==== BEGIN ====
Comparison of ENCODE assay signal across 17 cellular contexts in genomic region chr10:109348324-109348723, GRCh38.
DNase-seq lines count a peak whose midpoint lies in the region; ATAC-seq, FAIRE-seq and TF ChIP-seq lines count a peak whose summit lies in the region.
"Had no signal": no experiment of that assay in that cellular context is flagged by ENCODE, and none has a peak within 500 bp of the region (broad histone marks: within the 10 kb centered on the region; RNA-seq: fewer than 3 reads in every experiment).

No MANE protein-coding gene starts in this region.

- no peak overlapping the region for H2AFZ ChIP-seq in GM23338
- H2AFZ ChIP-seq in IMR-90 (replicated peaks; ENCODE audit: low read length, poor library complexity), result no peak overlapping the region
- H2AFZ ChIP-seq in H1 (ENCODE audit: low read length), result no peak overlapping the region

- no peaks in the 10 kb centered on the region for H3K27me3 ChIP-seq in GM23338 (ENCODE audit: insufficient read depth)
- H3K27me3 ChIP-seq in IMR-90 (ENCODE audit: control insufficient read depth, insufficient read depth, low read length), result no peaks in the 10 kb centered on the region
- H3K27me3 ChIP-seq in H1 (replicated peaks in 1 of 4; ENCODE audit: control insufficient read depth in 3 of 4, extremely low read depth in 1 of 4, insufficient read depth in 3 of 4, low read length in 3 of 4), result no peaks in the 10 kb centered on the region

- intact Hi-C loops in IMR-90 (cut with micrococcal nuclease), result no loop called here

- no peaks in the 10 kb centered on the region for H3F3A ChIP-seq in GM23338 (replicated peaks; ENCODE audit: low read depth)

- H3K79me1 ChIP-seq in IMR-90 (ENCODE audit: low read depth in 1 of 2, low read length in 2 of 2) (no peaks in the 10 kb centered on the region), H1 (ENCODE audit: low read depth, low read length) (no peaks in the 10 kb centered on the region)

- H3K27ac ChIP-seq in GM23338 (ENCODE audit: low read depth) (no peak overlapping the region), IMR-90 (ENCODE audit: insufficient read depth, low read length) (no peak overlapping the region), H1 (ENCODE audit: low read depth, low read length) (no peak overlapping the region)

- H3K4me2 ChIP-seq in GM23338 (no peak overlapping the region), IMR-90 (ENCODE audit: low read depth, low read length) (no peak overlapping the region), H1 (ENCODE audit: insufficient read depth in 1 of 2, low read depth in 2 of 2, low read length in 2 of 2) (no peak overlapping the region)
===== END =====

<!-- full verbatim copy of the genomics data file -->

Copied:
Comparison of ENCODE assay signal across 17 cellular contexts in genomic region chr10:109348324-109348723, GRCh38.
DNase-seq lines count a peak whose midpoint lies in the region; ATAC-seq, FAIRE-seq and TF ChIP-seq lines count a peak whose summit lies in the region.
"Had no signal": no experiment of that assay in that cellular context is flagged by ENCODE, and none has a peak within 500 bp of the region (broad histone marks: within the 10 kb centered on the region; RNA-seq: fewer than 3 reads in every experiment).

No MANE protein-coding gene starts in this region.

- no peak overlapping the region for H2AFZ ChIP-seq in GM23338
- H2AFZ ChIP-seq in IMR-90 (replicated peaks; ENCODE audit: low read length, poor library complexity), result no peak overlapping the region
- H2AFZ ChIP-seq in H1 (ENCODE audit: low read length), result no peak overlapping the region

- no peaks in the 10 kb centered on the region for H3K27me3 ChIP-seq in GM23338 (ENCODE audit: insufficient read depth)
- H3K27me3 ChIP-seq in IMR-90 (ENCODE audit: control insufficient read depth, insufficient read depth, low read length), result no peaks in the 10 kb centered on the region
- H3K27me3 ChIP-seq in H1 (replicated peaks in 1 of 4; ENCODE audit: control insufficient read depth in 3 of 4, extremely low read depth in 1 of 4, insufficient read depth in 3 of 4, low read length in 3 of 4), result no peaks in the 10 kb centered on the region

- intact Hi-C loops in IMR-90 (cut with micrococcal nuclease), result no loop called here

- no peaks in the 10 kb centered on the region for H3F3A ChIP-seq in GM23338 (replicated peaks; ENCODE audit: low read depth)

- H3K79me1 ChIP-seq in IMR-90 (ENCODE audit: low read depth in 1 of 2, low read length in 2 of 2) (no peaks in the 10 kb centered on the region), H1 (ENCODE audit: low read depth, low read length) (no peaks in the 10 kb centered on the region)

- H3K27ac ChIP-seq in GM23338 (ENCODE audit: low read depth) (no peak overlapping the region), IMR-90 (ENCODE audit: insufficient read depth, low read length) (no peak overlapping the region), H1 (ENCODE audit: low read depth, low read length) (no peak overlapping the region)

- H3K4me2 ChIP-seq in GM23338 (no peak overlapping the region), IMR-90 (ENCODE audit: low read depth, low read length) (no peak overlapping the region), H1 (ENCODE audit: insufficient read depth in 1 of 2, low read depth in 2 of 2, low read length in 2 of 2) (no peak overlapping the region)